Peart is slowly changing from the Lovell rootstock to the Krymsk rootstock due to high winds in the Sacramento Valley. A severe wind storm in the spring of 2008 destroyed about 2,000 Padre and Butte trees on Lovell rootstock on the Peart ranches; three quarter of the trees in one orchard.
Irrigation water use this year averaged 2.5 acre feet/acre, compared to 3 acre feet in 2009, due mostly to the extra rainfall this year.
The Pearts keep close tabs on irrigation management. Two years ago they invested in moisture sensor devices from PureSense to determine real time soil moisture content. The findings generated key information and brought needed changes toward better, long-term orchard health.
“I was probably irrigating too much in the spring and was under-irrigating in late June and early July,” Peart said. “It was amazing to learn how much water the trees used per day in the summer; more than 100 percent ET during late June and early July. I’m now better managing my water.”
Peart is now using more water. The trees are under less stress and better able to produce larger yields.
Cool temps boost walnut quality
Bob Lea grows English walnuts on 350 acres in Woodland in Yolo County, including the Howard, Chandler, Vina, and Tehama varieties. Lea kicked off the harvest in early October with hopes to conclude by month’s end.
“The Chandler yields appear larger this year, along with slightly larger Vina and Tehama yields,” Lea said. “The Howards are younger trees which developed good growth this year.”
Lea, a first-generation walnut producer, has grown walnuts for 30 years. He serves on the board of directors of Diamond Foods and as an alternate board member on the California Walnut Commission. Lea is an attorney specializing in civil law; purchasing a 40-acre ranch after completing law school.
The thermometer hit the 100 degree mark only twice this summer on Lea’s home ranch. Twenty days at 100 degrees plus is normal.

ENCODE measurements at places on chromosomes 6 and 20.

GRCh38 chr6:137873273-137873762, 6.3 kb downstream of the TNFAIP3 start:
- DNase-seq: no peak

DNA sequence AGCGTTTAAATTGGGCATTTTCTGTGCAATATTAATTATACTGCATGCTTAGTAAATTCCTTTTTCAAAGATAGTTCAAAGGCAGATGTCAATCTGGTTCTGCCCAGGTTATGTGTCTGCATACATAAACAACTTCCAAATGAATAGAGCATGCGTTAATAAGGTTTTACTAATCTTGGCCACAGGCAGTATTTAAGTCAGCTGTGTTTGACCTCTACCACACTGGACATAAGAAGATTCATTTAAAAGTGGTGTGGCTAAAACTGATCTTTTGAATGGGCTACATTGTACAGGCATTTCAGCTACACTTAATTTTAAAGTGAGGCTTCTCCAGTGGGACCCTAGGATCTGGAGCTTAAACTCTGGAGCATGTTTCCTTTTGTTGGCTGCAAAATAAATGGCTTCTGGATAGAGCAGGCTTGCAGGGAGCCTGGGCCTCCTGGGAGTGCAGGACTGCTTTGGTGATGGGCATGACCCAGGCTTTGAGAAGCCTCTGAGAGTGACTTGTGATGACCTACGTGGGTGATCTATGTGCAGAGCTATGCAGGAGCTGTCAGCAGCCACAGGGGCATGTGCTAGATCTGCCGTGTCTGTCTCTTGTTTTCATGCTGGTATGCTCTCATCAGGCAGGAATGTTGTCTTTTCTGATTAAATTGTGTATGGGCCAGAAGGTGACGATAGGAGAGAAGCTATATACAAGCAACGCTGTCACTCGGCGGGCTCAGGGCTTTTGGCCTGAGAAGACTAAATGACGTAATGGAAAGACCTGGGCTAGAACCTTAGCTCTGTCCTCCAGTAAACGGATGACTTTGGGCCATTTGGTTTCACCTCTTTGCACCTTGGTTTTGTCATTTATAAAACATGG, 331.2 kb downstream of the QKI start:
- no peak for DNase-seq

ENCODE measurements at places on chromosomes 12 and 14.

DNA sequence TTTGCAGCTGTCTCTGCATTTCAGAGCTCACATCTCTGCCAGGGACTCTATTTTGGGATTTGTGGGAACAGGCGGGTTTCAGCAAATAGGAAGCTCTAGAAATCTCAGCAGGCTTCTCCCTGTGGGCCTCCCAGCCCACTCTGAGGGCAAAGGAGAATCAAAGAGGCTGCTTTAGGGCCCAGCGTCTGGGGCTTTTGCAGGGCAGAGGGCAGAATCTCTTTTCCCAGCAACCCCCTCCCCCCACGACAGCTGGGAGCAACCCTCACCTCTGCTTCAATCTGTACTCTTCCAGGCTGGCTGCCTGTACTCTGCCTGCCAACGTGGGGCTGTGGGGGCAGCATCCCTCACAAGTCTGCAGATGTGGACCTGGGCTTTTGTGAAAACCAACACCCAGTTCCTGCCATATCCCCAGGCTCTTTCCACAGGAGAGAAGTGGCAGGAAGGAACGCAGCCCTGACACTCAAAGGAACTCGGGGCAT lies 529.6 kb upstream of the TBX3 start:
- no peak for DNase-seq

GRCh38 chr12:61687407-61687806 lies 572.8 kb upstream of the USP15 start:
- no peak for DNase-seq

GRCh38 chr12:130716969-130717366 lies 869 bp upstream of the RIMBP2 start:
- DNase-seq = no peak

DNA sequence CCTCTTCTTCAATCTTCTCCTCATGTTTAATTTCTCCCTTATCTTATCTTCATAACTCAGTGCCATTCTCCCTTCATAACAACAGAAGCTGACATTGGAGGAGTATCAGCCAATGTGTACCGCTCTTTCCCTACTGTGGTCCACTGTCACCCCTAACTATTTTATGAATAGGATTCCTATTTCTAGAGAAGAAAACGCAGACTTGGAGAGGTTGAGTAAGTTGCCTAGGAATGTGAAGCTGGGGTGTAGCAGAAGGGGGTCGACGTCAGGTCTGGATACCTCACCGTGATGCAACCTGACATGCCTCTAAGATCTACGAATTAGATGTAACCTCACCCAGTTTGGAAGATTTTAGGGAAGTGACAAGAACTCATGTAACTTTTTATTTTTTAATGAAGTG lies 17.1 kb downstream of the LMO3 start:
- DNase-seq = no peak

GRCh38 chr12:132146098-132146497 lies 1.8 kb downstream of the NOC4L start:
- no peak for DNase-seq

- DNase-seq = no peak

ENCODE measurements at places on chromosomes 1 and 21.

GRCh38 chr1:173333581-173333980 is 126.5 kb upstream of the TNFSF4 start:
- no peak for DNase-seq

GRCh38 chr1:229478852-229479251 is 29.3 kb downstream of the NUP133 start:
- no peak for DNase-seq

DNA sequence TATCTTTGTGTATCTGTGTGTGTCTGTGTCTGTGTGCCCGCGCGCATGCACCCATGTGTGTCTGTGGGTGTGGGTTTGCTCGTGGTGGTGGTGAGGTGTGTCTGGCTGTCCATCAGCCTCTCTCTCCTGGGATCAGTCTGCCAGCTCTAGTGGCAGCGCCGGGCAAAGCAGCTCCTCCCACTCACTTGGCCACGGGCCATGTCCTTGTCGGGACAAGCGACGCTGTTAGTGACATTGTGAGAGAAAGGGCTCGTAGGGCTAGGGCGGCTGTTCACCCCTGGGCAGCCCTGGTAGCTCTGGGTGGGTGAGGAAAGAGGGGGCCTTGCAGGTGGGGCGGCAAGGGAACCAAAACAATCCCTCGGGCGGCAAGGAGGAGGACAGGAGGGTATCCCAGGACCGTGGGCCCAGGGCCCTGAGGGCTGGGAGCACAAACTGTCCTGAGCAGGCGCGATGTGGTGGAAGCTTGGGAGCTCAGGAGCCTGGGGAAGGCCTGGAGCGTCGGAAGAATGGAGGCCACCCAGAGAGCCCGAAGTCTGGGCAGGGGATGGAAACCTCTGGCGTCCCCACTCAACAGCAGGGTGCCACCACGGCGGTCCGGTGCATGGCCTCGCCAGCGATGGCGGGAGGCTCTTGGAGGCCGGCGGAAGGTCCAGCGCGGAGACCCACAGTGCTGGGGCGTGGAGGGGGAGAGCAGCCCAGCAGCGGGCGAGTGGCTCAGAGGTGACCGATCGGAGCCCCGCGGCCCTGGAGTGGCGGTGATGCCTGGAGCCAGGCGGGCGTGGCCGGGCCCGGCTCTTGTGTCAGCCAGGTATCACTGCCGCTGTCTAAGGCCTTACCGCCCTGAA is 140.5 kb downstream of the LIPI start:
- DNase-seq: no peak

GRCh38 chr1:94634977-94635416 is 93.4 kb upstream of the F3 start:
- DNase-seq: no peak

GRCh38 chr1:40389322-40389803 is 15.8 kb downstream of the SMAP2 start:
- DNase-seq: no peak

“The cooler temperatures will probably result in higher quality walnuts,” Lea said.
Lea’s walnut trees have Black walnut rootstock.
“Black walnut rootstock does better than the Paradox rootstock with the higher levels of boron in the water,” Lea said.
Pest and disease levels were average this year. Lea sprayed twice for the walnut husk fly; three times on one ranch. Puffer-based pheromone mating disruption kept the codling moth out of the Chandler variety.
Lea is always looking for new methods to improve the operation. He has inventoried every tree on two of his three ranches and continually tracks the trees.
“This process was a good learning lesson for us,” Lea noted. “You can see which practices work and which don’t work. You get to know your trees better. Each tree is individual and in a way has its own DNA. One-size-fits-all management does not always work.”
2010 California walnut production is expected to reach 510,000 tons, up 17 percent from 2009 (437,000 tons), according to the National Agricultural Statistics Service.
Lea is bullish on the industry’s future.
“It’s good to have a stable crop that the market knows will be supplied year after year,” Lea explained. “The walnut crop has become more stable over the years. We don’t have the large ups-and-downs that we used to have. Buyers worldwide can rely on our production to meet their needs. That’s a good thing.”